More on Joseph Rakofsky: The Story Keeps Getting Worse
“We really didn’t check him out. He said he was this and could do that. We thought he was telling the truth.”
— Henrietta Watson, grandmother of defendant Dontrell Deaner
The blogosphere has been abuzz the past week with the story of Joseph Rakofsky, a 33-year-old lawyer two years out of law school who took on a murder case in D.C. without ever having gone to trial before. Included among those who expressed consternation and disbelief were Jeff Gamso, Carolyn Elefant, Eric Turkewitz, Eric Mayer, Scott Greenfield, Brian Tannebaum, Max Kennerly, Antonin Pribetic, Mirriam Seddiq, Mark Bennett, and, most recently, Blonde Justice.
Have you ever before seen this many bloggers all cover the same issue?
As someone put it, Rakofsky’s name is bound to become synonymous with a form of ineffective assistance of counsel depending on the predilections of the person assigning the label. Was it hubris for thinking he could effectively represent the defendant on a first-degree murder case despite the lack of any experience whatsoever? Was it false advertising on the Internet? Or was it in-person misrepresentation of his qualifications to the family of the accused?
As it turns out, it was all of the above. And more.
With information drawn from the Washington Post article that broke the article along with tidbits from Rakofsky’s Facebook page, the problem with all of these blog entries is that we were dealing with a deficit of information. How had an out-of-state lawyer with only two years of experience as a lawyer and not a single trial under his belt come to the attention of a family in D.C.? And why would the family ever decide to hire him?
Today’s Washington Post provides answer to many of these questions. According to the Post, Dontrell Deaner’s grandmother Henrietta Watson was standing in a Manhattan courtroom waiting for a grandson to be released from custody when she was approached by a young lawyer who asked her if he could help. While Watson declined Rakofsky’s offer of help on the New York case, she told him about another grandson facing murder charges in D.C. and how her family was unable to afford the $25,000 to $30,000 fee normally charged in such cases.
Rakofsky offered to handle the case for $10,000. He followed that offer up with a phone call. And then another, telling her that he had “worked on criminal cases before.” Impressed with his tenacity and willingness to work on the case at such a low fee, Watson said she eventually decided to “give him a chance.” She was just as surprised as anyone else when he informed the jury during his opening statement that he had never done a trial before and said she confronted him in the hallway afterward: “I was shocked. I told him he lied to me,” she said.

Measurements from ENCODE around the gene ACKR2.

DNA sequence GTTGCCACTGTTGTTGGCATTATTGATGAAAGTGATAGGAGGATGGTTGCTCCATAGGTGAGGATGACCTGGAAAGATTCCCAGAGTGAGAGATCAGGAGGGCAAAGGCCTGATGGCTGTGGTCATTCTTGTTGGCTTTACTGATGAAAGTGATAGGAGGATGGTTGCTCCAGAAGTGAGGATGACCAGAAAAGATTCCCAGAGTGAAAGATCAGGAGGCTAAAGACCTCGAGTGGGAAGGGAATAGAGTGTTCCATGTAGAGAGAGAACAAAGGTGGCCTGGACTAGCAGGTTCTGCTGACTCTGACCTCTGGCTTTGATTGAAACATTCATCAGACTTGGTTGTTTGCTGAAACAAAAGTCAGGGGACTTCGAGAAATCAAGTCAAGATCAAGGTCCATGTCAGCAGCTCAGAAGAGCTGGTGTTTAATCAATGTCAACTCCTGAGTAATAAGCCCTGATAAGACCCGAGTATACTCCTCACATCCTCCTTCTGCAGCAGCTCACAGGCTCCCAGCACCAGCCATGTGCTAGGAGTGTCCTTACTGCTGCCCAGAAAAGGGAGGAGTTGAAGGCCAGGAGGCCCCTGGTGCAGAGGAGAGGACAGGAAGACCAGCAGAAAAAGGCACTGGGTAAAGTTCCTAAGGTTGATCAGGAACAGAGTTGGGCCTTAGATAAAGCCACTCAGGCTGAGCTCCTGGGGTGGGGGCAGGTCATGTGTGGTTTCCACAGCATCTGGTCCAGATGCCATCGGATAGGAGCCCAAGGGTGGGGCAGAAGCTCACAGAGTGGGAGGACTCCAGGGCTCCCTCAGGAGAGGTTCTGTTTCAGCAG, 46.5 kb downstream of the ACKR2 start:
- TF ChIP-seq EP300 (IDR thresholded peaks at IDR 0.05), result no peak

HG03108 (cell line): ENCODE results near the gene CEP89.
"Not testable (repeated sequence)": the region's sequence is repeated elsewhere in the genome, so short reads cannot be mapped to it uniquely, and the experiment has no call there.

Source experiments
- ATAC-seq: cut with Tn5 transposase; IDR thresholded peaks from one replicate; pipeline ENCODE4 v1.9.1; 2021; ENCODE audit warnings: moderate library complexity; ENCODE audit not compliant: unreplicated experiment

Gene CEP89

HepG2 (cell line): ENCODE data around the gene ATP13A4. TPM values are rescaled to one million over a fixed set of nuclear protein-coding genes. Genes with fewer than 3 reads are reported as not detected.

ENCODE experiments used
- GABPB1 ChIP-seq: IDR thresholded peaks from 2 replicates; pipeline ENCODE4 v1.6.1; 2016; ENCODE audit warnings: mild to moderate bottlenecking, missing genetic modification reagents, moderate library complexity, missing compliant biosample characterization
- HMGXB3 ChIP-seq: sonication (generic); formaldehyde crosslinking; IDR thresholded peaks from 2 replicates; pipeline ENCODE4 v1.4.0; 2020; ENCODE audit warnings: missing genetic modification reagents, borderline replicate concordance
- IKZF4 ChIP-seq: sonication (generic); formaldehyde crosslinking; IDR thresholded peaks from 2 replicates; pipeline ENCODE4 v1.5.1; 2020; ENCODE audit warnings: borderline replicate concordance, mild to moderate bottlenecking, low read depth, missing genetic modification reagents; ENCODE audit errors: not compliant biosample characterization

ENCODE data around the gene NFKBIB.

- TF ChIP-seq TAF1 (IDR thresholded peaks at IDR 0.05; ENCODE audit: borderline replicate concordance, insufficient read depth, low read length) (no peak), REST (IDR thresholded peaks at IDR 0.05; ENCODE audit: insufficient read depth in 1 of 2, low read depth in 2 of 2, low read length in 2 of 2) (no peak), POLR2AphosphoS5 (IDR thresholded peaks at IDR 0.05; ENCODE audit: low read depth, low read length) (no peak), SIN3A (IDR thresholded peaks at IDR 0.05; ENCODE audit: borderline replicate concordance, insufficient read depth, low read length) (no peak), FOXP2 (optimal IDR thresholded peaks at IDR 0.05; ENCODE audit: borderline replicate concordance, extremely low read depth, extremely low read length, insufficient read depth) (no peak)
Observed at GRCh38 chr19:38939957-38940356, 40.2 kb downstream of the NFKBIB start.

The Post did not mention whether or not Ms. Watson or another member of her family had ever checked Rakofsky out on the Internet. Even if they had, they would have found nothing on Rakofsky’s site that would raised a red flag or otherwise dissuaded them from hiring him. You could visit the site and conclude from representations made there that he would be qualified to handle the case. This is the point that Tannebaum and others have been hammering home forever. To my embarrassment and chagrin, I have found myself on the wrong side of that debate.
In the end, the lesson from this story seems to have as much to do with the demand side of obtaining legal representation as with the supply side. While Rakofsky’s conduct will clearly be the subject of future law school study (see if you can spot all the ethical violations), nothing he did is new to those who monitor lawyer conduct and enforce the rules of professional conduct. And, despite the best efforts of state bars and “do-it-yourselfers” like Tannebaum, there will always be unethical lawyers who violate these rules.
As a result, the burden is also on the party hiring the lawyer to perform due diligence. Says Saul Singer, senior legal ethics counsel for the D.C. Bar: “Web sites and bar licenses don’t provide enough information. Potential clients need to get references and check out a lawyer’s reputation.” Singer continues: “I don’t trust the Internet, because anybody can go on there and say anything.”
The Post also reported that Rakofsky has refused to pay the investigator who performed work on the case and, adding insult to injury, has declined to refund his fee to the Deaner family. I was also interested to read that, while the court has appointed David Benowitz to represent Deaner in his new trial, the family is looking into the possibility of hiring new counsel. While making no judgment about new counsel, I can say that the family should apply the same degree of diligence to this decision. As one of the most respected criminal defense lawyers in town, Benowitz would be on my short list of lawyers to call if a member of my family or I ever got into trouble. And you can get his services for free?